If the measure of a politician is their ability to consistently secure rewards completely out of line with their material achievements, then Nicola Sturgeon is a very able politician indeed.
Despite not managing to replicate Alex Salmond’s overall majority in the Scottish Parliament, she has nonetheless managed to maintain the SNP’s hegemonic grip on politics north of the border despite its woeful record of actually governing.
And she has done this by successfully keeping the separatist movement united under her own party and its quasi-autonomous foederati, the Greens, despite making no progress towards independence whilst in office.
The First Minister might be a true believer in independence, but she’s also a realist. It won’t have escaped her notice that the needle of public opinion hasn’t moved on breaking up the United Kingdom, both ‘despite Brexit’ and having the deeply unpopular Boris Johnson presiding in Downing Street.
And whilst the ‘Yes movement’ managed to come out of the last referendum campaign much stronger than it went into it, the experience of the Quebecois sovereigntist movement suggests a second defeat would be much more damaging. So she doesn’t want to risk one.
But if that’s the case, why has she marched her soldiers up this hill, again, by once against launching a ‘push’ for another vote?
Well, the Nationalists can’t afford to park independence either. First, because a big chunk of their activists would defect, and a lot of their voters might start flirting with other parties or staying at home.
Second, because once you decisively take independence off the table for a while there is nothing to talk about but your domestic record. This column sometimes does extended tours of the sheer volume of bad stories coming out of Scotland. Just this week we have another for the pile: a major report suggests the SNP’s handling of care homes during the pandemic ‘likely led to deaths’.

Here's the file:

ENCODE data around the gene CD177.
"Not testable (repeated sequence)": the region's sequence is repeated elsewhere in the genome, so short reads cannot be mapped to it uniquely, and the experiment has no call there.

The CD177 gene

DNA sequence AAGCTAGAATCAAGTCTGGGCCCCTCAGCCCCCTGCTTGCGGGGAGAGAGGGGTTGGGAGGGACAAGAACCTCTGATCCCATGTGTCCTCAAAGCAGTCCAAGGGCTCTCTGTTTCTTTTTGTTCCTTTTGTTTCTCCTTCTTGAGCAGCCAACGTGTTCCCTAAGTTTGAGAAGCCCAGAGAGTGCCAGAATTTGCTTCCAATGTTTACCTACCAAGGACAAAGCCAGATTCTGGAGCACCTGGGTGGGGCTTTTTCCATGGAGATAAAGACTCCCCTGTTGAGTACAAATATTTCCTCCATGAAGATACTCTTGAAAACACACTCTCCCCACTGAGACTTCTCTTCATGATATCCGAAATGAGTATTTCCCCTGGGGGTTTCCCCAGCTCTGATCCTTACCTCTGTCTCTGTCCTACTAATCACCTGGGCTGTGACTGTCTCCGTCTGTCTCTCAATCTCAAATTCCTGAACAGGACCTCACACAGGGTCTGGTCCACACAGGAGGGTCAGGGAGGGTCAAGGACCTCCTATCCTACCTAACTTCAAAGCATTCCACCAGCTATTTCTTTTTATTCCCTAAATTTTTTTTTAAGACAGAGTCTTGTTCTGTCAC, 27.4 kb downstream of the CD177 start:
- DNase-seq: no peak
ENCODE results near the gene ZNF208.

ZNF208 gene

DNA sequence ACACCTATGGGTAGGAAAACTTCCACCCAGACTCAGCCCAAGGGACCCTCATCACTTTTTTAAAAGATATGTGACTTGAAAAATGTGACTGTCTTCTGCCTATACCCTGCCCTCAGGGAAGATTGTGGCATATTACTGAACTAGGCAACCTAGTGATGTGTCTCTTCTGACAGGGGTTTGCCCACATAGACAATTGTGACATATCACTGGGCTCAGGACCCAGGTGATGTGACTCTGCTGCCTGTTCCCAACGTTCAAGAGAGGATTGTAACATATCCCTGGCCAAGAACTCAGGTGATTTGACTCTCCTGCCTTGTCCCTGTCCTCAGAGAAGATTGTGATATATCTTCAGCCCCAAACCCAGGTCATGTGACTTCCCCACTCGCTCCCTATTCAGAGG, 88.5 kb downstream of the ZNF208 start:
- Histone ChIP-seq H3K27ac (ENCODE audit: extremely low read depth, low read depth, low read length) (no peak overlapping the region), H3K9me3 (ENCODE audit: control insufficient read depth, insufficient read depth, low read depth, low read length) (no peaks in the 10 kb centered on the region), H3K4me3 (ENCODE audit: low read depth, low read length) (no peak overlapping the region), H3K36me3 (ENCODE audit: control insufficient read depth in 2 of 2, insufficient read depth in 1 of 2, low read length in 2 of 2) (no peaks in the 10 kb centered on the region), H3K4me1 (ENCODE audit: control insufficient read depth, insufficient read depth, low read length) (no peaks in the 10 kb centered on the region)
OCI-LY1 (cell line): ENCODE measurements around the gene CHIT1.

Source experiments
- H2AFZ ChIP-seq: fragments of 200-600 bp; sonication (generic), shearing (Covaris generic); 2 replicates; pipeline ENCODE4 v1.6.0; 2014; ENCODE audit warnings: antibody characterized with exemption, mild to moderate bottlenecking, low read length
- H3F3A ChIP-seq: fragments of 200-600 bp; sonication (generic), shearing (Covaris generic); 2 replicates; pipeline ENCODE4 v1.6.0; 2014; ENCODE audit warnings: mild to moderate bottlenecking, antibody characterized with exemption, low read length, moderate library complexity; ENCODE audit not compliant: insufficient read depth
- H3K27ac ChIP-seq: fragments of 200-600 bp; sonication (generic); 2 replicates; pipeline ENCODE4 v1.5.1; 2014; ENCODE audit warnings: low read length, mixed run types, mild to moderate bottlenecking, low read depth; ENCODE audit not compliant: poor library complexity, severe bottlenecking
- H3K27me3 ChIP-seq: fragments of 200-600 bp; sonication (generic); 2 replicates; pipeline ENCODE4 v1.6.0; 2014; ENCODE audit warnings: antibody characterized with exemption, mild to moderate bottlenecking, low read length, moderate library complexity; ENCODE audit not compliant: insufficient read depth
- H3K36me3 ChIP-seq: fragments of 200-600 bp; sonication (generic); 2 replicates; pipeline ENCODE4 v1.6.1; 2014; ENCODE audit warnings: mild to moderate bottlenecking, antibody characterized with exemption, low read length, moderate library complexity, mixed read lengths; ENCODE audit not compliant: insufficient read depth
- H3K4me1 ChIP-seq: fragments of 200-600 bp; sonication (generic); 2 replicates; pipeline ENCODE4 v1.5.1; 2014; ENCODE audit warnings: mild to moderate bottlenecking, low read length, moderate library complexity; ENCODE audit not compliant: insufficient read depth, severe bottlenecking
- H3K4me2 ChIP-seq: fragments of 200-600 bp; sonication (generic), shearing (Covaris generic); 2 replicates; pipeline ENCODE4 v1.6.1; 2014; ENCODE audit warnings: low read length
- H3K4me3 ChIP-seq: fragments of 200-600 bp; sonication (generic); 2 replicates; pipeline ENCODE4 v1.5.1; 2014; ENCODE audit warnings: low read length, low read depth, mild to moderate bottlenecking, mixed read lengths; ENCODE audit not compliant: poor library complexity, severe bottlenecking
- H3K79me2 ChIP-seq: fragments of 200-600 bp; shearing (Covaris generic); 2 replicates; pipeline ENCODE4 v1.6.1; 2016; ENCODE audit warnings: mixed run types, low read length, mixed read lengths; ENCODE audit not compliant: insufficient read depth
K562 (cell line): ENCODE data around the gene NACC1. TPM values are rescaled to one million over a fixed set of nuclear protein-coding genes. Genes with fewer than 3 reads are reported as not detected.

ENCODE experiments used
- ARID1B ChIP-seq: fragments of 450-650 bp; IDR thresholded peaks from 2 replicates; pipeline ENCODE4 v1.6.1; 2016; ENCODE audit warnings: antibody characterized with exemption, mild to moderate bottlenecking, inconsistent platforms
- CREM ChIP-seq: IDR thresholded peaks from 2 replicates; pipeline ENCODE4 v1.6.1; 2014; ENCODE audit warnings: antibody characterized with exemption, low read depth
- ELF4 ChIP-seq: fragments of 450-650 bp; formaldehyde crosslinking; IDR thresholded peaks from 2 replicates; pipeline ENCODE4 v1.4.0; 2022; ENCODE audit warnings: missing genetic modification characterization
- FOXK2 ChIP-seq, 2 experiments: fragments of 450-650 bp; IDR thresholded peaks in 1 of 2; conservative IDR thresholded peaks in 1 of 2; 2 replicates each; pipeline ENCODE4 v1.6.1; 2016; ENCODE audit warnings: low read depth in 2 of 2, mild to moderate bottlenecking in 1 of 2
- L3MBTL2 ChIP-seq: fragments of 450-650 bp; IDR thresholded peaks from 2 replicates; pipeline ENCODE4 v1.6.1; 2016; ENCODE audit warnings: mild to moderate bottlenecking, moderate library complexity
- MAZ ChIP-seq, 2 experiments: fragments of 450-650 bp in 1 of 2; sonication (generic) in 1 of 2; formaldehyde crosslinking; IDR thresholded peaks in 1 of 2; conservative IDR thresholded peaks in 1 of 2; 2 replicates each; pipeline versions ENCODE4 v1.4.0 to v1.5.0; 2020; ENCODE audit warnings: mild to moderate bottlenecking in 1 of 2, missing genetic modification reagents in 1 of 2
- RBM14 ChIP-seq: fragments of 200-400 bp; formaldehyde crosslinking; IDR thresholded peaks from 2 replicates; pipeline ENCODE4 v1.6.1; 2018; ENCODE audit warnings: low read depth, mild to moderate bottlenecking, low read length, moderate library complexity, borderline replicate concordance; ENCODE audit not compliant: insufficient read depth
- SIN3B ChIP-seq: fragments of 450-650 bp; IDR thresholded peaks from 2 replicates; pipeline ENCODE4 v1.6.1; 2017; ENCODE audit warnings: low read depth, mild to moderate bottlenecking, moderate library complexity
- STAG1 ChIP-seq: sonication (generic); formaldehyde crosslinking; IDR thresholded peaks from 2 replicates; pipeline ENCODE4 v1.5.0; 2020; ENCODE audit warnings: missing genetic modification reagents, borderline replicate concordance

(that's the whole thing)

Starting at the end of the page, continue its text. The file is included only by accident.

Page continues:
The SNP don’t want to talk about that. Or schools. Or the NHS. Let alone the long-delayed ferries. They want to talk about independence. So here we are.
As it is, this latest push looks like something of a paper tiger. The Nationalists have not solved any of the major economic holes in the case for separation, and have been reduced to cherry-picking international examples and trying to wish away Scotland’s substantial public spending deficit.
Likewise, Sturgeon has not yet formally requested the powers she needs from Westminster to conduct a legal vote. Whilst some separatists would certainly be up for holding an illegal one, it would be boycotted by unionists and command no international legitimacy, so it would be an unlikely move for a First Minister who has, until now at least, resisted the zoomer wing of her party.
For its part, the Government should deny her the set-piece battle she clearly craves. Polite refusal to authorise a second vote should be partnered with additional scrutiny of the Scottish Government’s various domestic woes, and ministers in London should otherwise get on with the day job.
Why would the DUP take Johnson at his word?
The Government’s new strategy for the Northern Irish Protocol is not landing as badly with the Party as we might have expected. Moderate and legally-informed voices, such as Robert Buckland on this site, have come down on the side of action. Criticism has been relatively muted.
However, there does seem to be at least one landmine Liz Truss and the Cabinet might step on: the Democratic Unionists.
Yesterday, the Times reported that the Government has issued with the DUP with an ultimatum:
“Ministers have warned unionists in Northern Ireland that they must make a “clear public commitment” to re-enter power sharing with Sinn Fein before the government proceeds any further with its Brexit bill.”
There are two problems with this. The first is simply that, given the Prime Minister’s record on Northern Ireland and the sea border, the DUP can be forgiven for doubting that the Government will proceed with this controversial legislation in the event that things in the Province settle down.
But the more serious point is that the threat undermines Truss’s legal argument. As I noted the other day, the Government is invoking the ‘doctrine of necessity’ to justify using legislation to override an international law commitment. The basis of necessity is that urgent action is needed to protect a country’s essential interests, in this case the Belfast Agreement.
Does it not undermine the argument that the new Bill is urgently needed if ministers can threaten to just pause it until the DUP fall into line?